Throughout this period, the original Land of Israel Movement, led by Zvi Shiloaḥ, remained in existence as a nonparty forum. In September 1977 it formed an association with Gush Emunim and with the En Vered Circle (a group of Labor veterans from the moshavim). All these elements were united in a common determination to develop and extend Israeli settlements beyond the Green Line, and in particular in Judea and Samaria. They withdrew their support from the Begin administration after the signing of the Camp David accords in September 1978, and finally found a means of expressing their radical opposition to the government peace plans through a new formation, the Land of Israel Loyalists (Berit Ne'emanei Ereẓ Israel) set up at the end of 1978. This body had a wide political base both within and outside the government coalition. Led by such personalities as Professor Yuval Ne'eman, Yigael Hurvitz, Moshe Shamir and Moshe Tabenkin, it aimed at rallying mass opposition to the proposed autonomy plan and the peace agreements with Egypt.
A significant development came in October 1979 with the establishment of Tnu'at ha-Tehiyah ("The Movement for Revival") consisting of the chief elements of Berit Ne'emane Ereẓ Israel with the exception of a group led by Yigael Hurvitz which remained in the government coalition resuming the name of Rafi. Teḥiyah was set up as a full-fledged political party inexorably opposed to the autonomy plan and to further concessions to Egypt. Prominent in its leadership were two members of the Ninth Knesset, Geulah Cohen and Moshe Shamir, who withdrew from the Likud in order to identify with the new party as a rightwing opposition. Professor Yuval Ne'eman had a central role in a collective leadership which included Gershon Shafat and Rabbi Eliezer Waldman (central figures in Gush Emunim) as well as Dr. Israel Eldad, Professor Yair Sprinzak, Israel Shenkar and Zvi Shiloah. Teḥiyah mounted a public campaign in 1980 prior to the elections for the Tenth Knesset (in those elections, held in June 1981, Teḥiyah won three seats). The effect of this political challenge was widely felt, especially among the Likud factions and in the National Religious Party. Whilst some were inclined to rejoice at the removal from their midst of the "Land of Israel Loyalists," thinking this would free them for a more moderate political line, others felt that the new development dictated a firmer stand on the part of the older established parties in all that concerned concessions to Egypt, autonomy and settlement on the West Bank. A major feature in Teḥiyah's platform was the emphasis on the need to combine religious and secular elements of the country in a single political framework.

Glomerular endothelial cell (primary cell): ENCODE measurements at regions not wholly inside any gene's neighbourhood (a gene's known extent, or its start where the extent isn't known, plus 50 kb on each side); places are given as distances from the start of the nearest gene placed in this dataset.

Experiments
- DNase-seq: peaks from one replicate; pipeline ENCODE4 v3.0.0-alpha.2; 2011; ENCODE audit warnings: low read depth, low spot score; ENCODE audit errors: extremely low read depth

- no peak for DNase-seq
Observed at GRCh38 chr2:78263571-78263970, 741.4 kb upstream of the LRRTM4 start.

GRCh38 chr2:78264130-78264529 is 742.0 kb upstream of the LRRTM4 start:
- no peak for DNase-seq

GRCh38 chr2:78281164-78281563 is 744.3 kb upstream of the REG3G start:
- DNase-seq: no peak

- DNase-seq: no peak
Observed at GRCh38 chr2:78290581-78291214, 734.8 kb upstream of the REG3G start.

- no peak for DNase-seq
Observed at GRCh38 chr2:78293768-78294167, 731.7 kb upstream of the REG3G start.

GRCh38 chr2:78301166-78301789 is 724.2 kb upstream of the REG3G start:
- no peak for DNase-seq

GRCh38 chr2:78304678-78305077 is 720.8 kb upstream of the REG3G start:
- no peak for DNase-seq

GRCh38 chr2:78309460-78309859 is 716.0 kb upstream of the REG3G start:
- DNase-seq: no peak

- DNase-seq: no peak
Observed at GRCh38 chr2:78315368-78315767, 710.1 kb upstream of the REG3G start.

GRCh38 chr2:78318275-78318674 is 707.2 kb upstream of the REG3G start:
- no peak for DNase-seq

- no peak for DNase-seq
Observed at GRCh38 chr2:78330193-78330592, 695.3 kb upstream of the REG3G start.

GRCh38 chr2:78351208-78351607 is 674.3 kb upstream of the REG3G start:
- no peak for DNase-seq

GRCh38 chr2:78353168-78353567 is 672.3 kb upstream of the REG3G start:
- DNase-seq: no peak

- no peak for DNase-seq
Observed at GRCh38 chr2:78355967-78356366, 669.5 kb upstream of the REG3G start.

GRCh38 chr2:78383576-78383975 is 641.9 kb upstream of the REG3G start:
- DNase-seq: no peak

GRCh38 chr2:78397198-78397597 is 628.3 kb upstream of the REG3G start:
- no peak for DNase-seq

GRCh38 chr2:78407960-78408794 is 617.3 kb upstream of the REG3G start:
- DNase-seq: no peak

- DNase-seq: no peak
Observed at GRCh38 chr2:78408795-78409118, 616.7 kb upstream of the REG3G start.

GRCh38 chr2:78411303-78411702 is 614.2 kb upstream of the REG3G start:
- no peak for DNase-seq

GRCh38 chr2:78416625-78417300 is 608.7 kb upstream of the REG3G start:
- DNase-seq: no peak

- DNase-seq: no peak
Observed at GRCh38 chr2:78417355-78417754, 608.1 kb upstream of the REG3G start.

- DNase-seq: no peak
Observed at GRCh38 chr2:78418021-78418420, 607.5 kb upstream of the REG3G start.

With the electoral success of Teḥiyah and the rise of the more aggressive *Gush Emunim the movement gradually lost its attraction for the younger generation.
R.J. Isaac, Israel Divided. Ideological Politics in the Jewish State (1976); M. Ben Ami (ed.), Sefer Eretẓ Israel Hashelemah (1977); H. Fisch, The Zionist Revolution: A New Perspective (1978).
[Harold Harel Fisch]